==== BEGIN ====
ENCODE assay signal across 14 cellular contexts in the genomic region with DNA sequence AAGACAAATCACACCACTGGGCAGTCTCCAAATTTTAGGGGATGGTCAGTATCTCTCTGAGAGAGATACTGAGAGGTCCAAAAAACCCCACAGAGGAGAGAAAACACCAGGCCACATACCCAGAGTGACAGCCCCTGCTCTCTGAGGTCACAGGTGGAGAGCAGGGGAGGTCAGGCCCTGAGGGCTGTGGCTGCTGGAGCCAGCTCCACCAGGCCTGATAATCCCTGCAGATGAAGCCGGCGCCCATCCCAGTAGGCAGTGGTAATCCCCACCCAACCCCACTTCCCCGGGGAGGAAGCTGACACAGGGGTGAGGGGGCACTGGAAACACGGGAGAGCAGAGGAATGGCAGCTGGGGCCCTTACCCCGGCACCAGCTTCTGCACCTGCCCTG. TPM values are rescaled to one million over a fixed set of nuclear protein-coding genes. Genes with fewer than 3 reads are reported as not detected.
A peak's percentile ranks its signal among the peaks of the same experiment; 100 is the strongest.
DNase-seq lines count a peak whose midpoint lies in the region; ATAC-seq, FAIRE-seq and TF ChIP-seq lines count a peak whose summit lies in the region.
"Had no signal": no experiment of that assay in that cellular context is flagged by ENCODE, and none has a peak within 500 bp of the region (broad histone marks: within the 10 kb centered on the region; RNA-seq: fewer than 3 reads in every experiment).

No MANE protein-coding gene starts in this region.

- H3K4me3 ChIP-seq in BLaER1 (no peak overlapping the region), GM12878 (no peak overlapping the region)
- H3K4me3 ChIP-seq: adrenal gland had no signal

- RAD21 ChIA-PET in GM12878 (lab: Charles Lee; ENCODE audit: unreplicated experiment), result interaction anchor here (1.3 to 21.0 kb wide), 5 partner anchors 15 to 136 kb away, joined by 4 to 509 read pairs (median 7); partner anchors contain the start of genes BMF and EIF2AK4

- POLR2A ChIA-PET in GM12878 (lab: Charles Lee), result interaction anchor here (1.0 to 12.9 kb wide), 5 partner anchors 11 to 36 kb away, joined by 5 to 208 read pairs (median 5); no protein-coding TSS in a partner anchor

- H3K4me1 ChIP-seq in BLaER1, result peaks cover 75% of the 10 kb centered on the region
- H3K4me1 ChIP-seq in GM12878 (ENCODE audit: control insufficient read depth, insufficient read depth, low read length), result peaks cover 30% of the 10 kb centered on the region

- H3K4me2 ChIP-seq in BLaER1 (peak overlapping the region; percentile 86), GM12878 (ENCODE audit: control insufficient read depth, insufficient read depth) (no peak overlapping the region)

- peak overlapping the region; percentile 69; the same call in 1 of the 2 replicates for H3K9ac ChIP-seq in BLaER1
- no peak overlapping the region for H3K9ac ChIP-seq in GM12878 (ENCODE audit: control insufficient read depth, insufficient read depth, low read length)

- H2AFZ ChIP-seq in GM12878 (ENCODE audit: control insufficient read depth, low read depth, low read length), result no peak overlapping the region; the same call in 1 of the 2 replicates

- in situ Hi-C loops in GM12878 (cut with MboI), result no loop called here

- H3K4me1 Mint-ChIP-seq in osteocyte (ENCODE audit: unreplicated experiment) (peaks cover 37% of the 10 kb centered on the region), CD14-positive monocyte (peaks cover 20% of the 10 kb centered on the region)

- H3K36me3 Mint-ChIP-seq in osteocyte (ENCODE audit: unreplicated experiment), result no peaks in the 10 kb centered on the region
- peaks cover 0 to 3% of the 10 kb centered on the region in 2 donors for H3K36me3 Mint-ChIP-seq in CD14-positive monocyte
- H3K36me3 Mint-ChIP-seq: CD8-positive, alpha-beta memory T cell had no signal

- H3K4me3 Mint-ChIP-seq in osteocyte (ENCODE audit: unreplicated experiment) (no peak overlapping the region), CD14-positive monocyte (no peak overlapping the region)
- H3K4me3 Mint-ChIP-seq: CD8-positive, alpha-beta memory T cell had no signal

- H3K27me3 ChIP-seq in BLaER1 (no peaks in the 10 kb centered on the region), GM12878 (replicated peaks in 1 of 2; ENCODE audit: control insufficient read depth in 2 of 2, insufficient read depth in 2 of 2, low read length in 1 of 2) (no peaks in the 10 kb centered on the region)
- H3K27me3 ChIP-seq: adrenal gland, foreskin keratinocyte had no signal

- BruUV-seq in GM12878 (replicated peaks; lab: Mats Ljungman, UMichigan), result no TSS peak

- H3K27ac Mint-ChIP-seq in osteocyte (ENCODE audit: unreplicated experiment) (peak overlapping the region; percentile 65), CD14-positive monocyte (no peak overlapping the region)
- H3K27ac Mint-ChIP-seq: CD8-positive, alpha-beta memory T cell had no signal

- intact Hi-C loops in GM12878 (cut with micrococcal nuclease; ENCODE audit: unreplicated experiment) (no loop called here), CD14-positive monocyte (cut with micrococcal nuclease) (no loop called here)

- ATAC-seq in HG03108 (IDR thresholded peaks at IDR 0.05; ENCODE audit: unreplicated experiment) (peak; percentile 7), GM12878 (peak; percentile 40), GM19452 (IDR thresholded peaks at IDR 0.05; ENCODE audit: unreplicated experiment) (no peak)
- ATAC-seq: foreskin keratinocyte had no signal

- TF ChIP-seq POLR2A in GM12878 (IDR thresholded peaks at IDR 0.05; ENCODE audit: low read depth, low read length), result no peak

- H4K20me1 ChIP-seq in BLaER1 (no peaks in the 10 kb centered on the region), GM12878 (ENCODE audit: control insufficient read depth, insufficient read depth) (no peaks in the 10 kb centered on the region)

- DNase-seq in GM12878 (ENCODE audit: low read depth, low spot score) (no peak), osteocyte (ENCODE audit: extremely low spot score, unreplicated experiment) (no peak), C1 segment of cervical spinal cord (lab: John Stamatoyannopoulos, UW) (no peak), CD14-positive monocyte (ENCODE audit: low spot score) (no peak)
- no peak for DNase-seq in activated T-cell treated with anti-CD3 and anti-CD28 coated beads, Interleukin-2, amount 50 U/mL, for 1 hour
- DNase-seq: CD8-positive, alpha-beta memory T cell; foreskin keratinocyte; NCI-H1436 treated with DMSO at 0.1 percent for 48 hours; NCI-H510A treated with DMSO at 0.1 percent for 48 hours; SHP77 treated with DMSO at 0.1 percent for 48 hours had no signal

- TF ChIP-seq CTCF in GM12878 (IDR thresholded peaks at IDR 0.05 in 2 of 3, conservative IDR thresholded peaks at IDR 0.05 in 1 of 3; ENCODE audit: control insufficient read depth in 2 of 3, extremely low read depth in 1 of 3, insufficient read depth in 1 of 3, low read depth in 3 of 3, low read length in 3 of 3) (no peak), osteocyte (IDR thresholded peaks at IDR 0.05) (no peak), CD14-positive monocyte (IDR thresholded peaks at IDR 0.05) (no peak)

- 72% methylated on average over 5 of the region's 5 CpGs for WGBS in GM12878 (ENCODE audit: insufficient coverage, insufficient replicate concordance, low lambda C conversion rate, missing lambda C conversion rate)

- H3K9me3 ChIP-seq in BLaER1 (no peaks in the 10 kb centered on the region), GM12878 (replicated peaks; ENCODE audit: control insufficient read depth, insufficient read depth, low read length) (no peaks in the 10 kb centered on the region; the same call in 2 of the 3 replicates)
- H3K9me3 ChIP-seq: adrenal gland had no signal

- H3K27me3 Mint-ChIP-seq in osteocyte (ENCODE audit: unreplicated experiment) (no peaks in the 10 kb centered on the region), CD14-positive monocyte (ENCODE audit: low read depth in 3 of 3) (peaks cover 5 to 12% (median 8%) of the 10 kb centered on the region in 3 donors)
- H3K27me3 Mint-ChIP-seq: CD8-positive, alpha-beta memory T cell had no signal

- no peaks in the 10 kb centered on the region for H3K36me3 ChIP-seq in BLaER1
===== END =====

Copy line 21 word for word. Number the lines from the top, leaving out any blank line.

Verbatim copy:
- H3K4me3 Mint-ChIP-seq in osteocyte (ENCODE audit: unreplicated experiment) (no peak overlapping the region), CD14-positive monocyte (no peak overlapping the region)